The predictive model for empathy was trained using human generated transcripts and resulted in a scoring algorithm that given input words, outputs an empathy score. The present analyses examined two separate models, including one in which empathy was treated as a binary outcome with high vs. low empathy sessions, and a second model that treated empathy as a dimensional construct. Both approaches led to scoring algorithms that were then used to generate either empathy classifications (high vs. low) or empathy scores in new sessions that the model had not seen, using text inputs automatically generated by the ASR system. It was developed in two stages.
First, high vs. low empathy language models were estimated, which provided the likelihoods of a given utterance being generated by each of the above models. The quotient of high-empathy likelihood divided by the sum of both high and low empathy likelihoods was mapped into an utterance-wise empathy score that ranged from 0 to 1. A session level empathy score, also between 0 and 1, was determined by taking the mean of all utterance scores for the counselor. To create an overall empathy score, a regression function is needed to jointly map the empathy scores based on either words or short phrases. For this mapping, we used linear regression and uni-gram (a single word without context), bi-gram (a word given the previous word), and tri-gram (a word given the previous two words) language models of high vs. low empathy. Likewise, a decision function is needed to jointly map the scores to an overall binary classification of high vs. low empathy. This decision function was derived using a machine learning method called Support Vector Machine , which automatically derives an optimal dividing threshold such that training samples from the two classes are furthest to the dividing threshold (i.e., maximizing the margin from any training sample to the threshold). We use the LIBSVM toolkit  for its implementation.
Importantly, this entire process was evaluated using cross-validation. The ultimate goal is to predict empathy in new sessions that have not been manually transcribed and were not included in the empathy model itself. To simulate this goal, a leave-one-counselor-out cross-validation (CV) was used to estimate the accuracy of the predictive model.  Here the empathy prediction model was trained on all but one counselor’s sessions and then the model predicted the empathy of the one, left-out counselor’s sessions based on the words generated by the ASR transcripts for those sessions, meaning that predictions of empathy are fully automatic and independent to the counselor. The CV procedure then iterates over all counselors.
We used the average of human-annotated empathy codes as a gold standard reference for comparison (i.e., if a session was rated by two different raters, the gold standard was the average of those ratings). Empathy prediction was evaluated in several ways, 1) the Pearson’s correlation between model predicted empathy scores and human annotated empathy codes, 2) overall accuracy of classification of high empathy codes (total proportion of empathy codes correctly classified), as well as 3) recall (sensitivity; number of true high empathy codes divided by the number of actual number of high empathy codes), 4) precision (specificity; number of true high empathy codes divided by total number of high empathy codes generated by the model), and 5) F-score. Finally, because human-based empathy codes contain measurement error themselves, we report the agreement statistics of human coders. The inter-rater reliability statistics provide the true upper-bound for the current predictive task, as model-based comparisons could never exceed this value.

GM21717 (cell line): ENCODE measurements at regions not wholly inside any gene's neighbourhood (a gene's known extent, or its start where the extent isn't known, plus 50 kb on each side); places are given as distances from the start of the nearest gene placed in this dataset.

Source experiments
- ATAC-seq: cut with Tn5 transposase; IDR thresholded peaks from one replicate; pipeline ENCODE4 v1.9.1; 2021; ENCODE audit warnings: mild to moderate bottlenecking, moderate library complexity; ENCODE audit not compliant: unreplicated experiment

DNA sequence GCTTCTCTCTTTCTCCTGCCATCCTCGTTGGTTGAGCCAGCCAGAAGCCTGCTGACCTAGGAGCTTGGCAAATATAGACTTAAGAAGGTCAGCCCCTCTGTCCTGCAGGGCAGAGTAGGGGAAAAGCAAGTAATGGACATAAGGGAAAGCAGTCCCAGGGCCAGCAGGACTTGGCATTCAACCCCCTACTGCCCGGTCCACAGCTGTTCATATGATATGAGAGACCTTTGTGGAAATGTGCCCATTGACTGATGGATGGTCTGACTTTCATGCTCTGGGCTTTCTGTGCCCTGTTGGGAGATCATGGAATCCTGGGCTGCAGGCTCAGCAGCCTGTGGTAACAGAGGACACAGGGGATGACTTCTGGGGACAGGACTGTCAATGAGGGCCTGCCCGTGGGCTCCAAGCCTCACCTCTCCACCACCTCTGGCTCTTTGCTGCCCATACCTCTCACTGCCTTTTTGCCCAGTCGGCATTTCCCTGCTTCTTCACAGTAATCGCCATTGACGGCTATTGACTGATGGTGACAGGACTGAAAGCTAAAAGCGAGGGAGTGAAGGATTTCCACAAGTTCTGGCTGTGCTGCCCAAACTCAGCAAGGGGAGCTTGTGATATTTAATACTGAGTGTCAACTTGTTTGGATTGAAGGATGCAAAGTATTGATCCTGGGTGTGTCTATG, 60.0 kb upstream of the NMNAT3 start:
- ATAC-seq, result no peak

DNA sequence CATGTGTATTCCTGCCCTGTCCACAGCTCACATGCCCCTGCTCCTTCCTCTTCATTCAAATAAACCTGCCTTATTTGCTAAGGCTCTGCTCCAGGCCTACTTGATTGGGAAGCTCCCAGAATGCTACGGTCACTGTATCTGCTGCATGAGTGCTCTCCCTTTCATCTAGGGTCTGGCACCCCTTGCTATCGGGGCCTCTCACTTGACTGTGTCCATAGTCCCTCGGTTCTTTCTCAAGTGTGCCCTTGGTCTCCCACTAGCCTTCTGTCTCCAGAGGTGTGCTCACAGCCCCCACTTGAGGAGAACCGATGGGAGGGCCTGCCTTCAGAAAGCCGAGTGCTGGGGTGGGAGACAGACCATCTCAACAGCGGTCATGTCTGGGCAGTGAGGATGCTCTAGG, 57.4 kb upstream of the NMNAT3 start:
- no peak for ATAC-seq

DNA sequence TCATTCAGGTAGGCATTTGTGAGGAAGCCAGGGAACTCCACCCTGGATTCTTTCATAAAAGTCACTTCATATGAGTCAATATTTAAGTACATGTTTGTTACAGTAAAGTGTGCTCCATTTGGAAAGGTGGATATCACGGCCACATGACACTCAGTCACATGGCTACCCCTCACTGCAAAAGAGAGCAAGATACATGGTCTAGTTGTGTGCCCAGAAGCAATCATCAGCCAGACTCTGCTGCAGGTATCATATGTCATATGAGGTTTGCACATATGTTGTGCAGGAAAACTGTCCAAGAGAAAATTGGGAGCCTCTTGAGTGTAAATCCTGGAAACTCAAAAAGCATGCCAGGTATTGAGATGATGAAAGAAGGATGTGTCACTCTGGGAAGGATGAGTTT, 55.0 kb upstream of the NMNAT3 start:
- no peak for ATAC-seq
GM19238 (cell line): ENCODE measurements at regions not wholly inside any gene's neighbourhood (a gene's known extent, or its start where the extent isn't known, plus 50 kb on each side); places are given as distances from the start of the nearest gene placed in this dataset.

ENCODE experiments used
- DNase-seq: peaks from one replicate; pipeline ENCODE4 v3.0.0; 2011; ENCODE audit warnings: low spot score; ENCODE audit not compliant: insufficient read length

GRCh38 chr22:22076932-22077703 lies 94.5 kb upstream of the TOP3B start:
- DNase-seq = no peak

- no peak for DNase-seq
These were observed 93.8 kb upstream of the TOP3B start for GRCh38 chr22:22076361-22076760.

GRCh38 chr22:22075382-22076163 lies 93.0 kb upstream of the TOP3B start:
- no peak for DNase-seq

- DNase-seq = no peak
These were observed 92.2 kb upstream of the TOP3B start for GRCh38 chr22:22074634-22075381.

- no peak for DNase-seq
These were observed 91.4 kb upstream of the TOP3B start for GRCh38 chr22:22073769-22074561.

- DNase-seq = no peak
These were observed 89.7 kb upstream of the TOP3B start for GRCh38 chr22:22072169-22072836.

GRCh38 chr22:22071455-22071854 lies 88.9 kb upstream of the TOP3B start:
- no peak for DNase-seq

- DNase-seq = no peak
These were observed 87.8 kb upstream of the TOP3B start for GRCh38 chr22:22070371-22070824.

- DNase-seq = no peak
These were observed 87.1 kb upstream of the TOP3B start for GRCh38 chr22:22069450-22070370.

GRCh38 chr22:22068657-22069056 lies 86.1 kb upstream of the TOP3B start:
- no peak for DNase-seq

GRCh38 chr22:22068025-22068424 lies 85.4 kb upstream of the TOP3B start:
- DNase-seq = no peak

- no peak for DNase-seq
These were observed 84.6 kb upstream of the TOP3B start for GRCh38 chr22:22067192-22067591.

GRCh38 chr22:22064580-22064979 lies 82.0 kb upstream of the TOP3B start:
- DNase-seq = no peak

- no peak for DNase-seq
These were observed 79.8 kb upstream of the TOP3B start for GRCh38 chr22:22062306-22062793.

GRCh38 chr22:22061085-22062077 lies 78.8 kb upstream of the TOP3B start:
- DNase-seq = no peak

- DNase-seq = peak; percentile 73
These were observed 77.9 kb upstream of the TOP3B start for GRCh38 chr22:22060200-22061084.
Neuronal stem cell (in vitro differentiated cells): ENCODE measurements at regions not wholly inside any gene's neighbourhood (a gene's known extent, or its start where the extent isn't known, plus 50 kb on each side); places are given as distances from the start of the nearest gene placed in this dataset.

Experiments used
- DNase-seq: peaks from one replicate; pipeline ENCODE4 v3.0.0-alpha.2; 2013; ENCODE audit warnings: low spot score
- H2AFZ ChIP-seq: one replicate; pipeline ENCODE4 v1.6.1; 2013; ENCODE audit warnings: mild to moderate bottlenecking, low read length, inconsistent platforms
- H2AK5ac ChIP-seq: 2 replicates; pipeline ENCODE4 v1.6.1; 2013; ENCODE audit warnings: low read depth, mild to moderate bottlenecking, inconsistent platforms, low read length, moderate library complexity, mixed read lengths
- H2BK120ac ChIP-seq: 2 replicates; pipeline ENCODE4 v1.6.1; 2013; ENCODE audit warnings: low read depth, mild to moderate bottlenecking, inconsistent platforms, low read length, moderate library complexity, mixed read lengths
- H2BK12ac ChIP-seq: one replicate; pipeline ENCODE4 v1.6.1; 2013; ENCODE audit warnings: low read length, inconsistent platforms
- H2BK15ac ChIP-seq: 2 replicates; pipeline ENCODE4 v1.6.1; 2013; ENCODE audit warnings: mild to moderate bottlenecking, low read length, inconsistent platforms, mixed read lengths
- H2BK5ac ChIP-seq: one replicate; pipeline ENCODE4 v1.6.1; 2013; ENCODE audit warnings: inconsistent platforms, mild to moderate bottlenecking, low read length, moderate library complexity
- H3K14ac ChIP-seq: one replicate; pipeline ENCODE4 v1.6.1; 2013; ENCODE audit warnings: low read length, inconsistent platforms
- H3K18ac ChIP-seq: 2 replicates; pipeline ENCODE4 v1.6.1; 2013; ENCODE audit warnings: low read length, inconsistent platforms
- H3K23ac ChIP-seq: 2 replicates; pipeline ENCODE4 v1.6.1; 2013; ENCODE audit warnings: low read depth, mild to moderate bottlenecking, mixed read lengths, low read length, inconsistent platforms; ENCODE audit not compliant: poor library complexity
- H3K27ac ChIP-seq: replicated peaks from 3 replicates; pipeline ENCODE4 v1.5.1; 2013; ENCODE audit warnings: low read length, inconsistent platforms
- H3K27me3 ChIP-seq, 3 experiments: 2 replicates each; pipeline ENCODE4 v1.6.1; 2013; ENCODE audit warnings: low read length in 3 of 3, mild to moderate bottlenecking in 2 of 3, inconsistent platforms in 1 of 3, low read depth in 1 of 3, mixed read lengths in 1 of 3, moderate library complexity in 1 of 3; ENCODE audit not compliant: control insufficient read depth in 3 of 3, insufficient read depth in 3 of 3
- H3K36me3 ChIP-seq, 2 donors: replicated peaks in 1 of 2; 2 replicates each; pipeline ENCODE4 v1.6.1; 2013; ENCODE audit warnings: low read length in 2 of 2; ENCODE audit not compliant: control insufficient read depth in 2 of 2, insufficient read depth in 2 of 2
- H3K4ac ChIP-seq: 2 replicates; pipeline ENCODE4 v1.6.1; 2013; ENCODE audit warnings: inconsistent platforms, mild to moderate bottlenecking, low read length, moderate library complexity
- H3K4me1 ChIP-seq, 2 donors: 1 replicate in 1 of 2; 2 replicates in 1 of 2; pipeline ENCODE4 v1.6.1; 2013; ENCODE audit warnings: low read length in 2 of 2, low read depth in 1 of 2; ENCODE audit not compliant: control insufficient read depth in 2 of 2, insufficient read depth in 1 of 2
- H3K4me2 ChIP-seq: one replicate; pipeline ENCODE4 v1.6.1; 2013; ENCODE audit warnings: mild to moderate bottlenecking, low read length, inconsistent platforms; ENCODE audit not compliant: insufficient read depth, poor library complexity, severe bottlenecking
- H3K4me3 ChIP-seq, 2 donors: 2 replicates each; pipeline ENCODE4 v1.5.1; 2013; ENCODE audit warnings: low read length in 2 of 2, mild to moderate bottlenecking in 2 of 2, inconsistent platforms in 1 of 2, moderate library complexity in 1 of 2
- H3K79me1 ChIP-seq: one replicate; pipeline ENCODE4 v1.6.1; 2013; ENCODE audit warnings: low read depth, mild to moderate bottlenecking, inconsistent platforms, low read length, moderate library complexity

As a sensitivity check of how the ASR procedure affects the accuracy of empathy modeling, we also examined prediction of empathy codes derived by manual transcription, and the ASR decoded transcription using human-based diarization. These comparisons provide an upper bound on the prediction of empathy codes from text if both ASR and diarization were highly accurate.
In Table 2 we compare the performance of empathy predictions. In the first row we show the “chance” prediction, i.e. guessing high empathy for all sessions. This yields 60.5% accuracy, 100% recall, 60.5% precision, and 75.4% F-score (a weighted average of recall and precision) for detecting high empathy, due to imbalance in high and low empathy sessions in the data. An estimate (see Table 2) of human coder agreement found 89.9% accuracy, 87.7% recall, 93.7% precision, and 90.3% F-score comparing individual opinions to the gold standard, shown in the second row.
In the third row, we show the results when the empathy prediction model employs manually (e.g., human) generated transcripts and the manually labeled speaker role and timing. This yielded a correlation of 0.71 with the gold standard ratings in the raw range. In terms of binary classification, this setting achieved 85% accuracy, 96.7% recall, 81.8% precision, and 88.6% F-score for detecting high empathy sessions. These results closely approached human performance.